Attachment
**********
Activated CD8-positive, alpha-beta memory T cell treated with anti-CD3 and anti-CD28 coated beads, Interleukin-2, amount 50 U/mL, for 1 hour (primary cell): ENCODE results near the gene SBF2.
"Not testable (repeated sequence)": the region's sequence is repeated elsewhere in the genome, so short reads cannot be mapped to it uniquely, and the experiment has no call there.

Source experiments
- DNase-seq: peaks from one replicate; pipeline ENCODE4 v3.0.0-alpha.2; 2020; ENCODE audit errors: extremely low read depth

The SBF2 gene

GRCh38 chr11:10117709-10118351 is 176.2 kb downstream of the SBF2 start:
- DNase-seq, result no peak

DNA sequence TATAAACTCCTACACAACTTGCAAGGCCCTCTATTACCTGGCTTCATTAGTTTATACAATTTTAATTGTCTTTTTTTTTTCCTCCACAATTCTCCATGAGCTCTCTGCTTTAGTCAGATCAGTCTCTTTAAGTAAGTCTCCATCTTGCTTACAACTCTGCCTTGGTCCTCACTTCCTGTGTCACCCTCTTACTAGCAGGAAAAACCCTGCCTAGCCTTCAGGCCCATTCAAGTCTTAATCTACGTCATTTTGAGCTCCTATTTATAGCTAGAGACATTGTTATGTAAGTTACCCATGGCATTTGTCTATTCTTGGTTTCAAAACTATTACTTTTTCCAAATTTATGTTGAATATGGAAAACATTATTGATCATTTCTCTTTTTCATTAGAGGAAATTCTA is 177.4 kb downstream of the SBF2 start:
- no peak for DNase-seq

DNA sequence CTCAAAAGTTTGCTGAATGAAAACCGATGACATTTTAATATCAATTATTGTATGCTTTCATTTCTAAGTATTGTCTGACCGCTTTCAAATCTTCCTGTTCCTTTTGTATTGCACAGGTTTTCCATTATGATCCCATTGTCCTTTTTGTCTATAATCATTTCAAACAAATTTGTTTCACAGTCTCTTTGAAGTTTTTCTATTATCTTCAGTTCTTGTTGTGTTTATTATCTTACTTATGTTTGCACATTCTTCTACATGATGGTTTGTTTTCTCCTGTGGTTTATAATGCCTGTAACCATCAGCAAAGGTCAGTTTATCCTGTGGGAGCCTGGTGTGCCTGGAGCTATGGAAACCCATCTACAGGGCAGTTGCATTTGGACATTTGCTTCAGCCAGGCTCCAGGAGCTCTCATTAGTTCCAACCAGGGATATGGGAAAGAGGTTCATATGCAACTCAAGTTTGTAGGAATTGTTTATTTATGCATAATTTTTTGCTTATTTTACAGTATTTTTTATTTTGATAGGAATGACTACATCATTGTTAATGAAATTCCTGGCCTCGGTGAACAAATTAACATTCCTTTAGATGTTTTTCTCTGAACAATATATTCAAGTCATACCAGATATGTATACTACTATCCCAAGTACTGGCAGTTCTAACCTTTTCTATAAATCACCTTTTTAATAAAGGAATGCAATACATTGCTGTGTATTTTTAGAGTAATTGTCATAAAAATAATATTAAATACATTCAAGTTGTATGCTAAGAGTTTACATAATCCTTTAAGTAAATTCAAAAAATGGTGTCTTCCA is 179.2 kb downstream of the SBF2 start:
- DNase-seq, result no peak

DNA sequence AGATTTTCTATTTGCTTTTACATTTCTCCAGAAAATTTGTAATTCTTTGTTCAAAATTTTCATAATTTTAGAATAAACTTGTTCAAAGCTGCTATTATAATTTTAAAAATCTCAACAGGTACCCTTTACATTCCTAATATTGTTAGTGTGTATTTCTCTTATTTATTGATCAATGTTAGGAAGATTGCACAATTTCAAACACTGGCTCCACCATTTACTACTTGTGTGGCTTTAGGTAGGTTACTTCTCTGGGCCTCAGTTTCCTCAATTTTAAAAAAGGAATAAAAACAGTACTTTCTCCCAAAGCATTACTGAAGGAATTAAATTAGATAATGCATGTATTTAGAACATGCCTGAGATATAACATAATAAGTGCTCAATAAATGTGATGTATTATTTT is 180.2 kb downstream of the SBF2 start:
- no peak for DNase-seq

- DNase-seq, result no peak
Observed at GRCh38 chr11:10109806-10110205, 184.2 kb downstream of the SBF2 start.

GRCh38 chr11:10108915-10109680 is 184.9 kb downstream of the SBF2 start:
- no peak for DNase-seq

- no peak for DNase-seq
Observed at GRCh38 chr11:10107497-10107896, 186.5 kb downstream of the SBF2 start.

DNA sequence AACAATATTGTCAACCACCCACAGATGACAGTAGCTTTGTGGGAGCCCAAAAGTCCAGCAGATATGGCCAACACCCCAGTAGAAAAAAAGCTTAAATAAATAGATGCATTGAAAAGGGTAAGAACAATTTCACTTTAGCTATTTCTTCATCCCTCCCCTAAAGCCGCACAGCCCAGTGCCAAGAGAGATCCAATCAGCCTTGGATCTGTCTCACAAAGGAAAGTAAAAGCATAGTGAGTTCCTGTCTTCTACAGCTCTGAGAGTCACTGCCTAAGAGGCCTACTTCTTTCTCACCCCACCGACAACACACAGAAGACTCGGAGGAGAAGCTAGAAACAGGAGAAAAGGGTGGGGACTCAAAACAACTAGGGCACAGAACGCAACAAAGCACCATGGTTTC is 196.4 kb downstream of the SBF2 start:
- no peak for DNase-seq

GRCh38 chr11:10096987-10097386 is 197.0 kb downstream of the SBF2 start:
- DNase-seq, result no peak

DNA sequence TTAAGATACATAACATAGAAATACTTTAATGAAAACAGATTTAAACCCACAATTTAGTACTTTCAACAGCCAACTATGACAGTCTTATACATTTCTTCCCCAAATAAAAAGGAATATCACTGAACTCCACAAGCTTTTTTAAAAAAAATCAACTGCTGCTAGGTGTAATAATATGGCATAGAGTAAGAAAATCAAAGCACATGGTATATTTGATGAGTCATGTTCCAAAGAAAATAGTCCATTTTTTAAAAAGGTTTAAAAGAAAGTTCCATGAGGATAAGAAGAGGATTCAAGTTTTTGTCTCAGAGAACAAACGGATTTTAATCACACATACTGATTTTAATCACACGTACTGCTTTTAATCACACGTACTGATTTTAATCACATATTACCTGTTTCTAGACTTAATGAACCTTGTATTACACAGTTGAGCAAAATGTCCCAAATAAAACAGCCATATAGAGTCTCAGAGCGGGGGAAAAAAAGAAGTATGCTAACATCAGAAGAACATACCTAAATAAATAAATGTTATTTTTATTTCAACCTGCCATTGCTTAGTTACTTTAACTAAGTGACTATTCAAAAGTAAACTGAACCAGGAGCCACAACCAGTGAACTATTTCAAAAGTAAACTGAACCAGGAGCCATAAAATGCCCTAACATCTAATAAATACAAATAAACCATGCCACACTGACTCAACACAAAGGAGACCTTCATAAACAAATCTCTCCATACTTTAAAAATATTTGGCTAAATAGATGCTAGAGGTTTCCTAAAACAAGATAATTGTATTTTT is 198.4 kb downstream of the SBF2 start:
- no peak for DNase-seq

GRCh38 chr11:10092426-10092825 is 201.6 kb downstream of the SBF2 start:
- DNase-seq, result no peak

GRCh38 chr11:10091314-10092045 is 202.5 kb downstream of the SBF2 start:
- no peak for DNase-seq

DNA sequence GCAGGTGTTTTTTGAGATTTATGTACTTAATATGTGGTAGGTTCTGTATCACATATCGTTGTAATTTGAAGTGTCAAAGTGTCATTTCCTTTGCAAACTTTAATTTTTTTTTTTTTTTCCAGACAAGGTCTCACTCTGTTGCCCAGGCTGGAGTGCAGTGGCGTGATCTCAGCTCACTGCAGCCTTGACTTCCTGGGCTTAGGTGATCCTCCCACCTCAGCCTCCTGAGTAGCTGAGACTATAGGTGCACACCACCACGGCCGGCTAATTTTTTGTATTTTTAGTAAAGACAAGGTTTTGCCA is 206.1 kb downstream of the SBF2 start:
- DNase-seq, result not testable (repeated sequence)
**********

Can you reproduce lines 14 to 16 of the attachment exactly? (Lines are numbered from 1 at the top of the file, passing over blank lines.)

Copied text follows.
- DNase-seq, result no peak
Observed at GRCh38 chr11:10109806-10110205, 184.2 kb downstream of the SBF2 start.

GRCh38 chr11:10108915-10109680 is 184.9 kb downstream of the SBF2 start: